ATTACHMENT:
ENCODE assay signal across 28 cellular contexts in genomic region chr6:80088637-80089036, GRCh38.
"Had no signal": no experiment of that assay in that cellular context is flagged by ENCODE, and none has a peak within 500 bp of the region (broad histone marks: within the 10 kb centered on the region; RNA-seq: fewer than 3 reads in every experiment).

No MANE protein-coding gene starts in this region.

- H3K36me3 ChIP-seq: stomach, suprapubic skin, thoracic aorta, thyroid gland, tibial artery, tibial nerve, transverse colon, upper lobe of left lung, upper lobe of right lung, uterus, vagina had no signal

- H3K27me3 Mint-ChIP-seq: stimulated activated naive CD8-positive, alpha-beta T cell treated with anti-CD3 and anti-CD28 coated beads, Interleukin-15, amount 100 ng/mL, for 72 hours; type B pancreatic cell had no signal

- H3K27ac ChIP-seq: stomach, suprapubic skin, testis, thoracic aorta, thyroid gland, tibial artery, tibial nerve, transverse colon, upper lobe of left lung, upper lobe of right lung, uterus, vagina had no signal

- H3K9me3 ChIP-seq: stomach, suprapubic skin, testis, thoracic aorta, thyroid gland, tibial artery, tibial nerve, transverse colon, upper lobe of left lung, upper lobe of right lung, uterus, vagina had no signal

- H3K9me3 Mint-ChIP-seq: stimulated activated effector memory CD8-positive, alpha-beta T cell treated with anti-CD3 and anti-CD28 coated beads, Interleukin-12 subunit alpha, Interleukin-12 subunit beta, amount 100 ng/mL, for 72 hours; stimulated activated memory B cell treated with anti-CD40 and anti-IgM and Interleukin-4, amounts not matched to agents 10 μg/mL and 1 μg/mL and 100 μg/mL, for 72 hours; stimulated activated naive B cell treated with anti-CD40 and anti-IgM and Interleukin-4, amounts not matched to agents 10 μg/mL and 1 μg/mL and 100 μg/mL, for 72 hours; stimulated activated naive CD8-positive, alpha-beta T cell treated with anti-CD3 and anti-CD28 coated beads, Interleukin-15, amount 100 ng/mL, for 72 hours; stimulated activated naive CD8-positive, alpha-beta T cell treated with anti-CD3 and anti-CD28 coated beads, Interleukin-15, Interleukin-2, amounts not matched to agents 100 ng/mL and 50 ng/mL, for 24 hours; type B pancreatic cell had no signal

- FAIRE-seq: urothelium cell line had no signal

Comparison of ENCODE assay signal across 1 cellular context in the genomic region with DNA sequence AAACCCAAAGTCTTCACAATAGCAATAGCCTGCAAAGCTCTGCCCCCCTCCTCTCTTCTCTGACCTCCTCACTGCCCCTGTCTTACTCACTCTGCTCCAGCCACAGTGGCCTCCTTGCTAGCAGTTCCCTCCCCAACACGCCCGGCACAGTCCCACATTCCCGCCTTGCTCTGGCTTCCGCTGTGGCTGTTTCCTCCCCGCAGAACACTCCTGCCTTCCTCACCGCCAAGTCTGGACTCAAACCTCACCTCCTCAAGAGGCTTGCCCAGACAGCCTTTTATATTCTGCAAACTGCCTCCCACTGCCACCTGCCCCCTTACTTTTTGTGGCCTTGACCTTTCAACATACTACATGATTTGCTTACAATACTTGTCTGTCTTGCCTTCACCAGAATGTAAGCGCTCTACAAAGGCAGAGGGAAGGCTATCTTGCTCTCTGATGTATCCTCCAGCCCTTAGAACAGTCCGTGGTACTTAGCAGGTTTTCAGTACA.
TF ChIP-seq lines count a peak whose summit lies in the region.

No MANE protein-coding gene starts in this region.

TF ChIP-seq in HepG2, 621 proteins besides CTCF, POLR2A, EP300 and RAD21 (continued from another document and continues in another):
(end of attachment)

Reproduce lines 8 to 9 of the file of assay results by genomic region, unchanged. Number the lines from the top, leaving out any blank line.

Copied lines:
- H3K9me3 Mint-ChIP-seq: stimulated activated effector memory CD8-positive, alpha-beta T cell treated with anti-CD3 and anti-CD28 coated beads, Interleukin-12 subunit alpha, Interleukin-12 subunit beta, amount 100 ng/mL, for 72 hours; stimulated activated memory B cell treated with anti-CD40 and anti-IgM and Interleukin-4, amounts not matched to agents 10 μg/mL and 1 μg/mL and 100 μg/mL, for 72 hours; stimulated activated naive B cell treated with anti-CD40 and anti-IgM and Interleukin-4, amounts not matched to agents 10 μg/mL and 1 μg/mL and 100 μg/mL, for 72 hours; stimulated activated naive CD8-positive, alpha-beta T cell treated with anti-CD3 and anti-CD28 coated beads, Interleukin-15, amount 100 ng/mL, for 72 hours; stimulated activated naive CD8-positive, alpha-beta T cell treated with anti-CD3 and anti-CD28 coated beads, Interleukin-15, Interleukin-2, amounts not matched to agents 100 ng/mL and 50 ng/mL, for 24 hours; type B pancreatic cell had no signal

- FAIRE-seq: urothelium cell line had no signal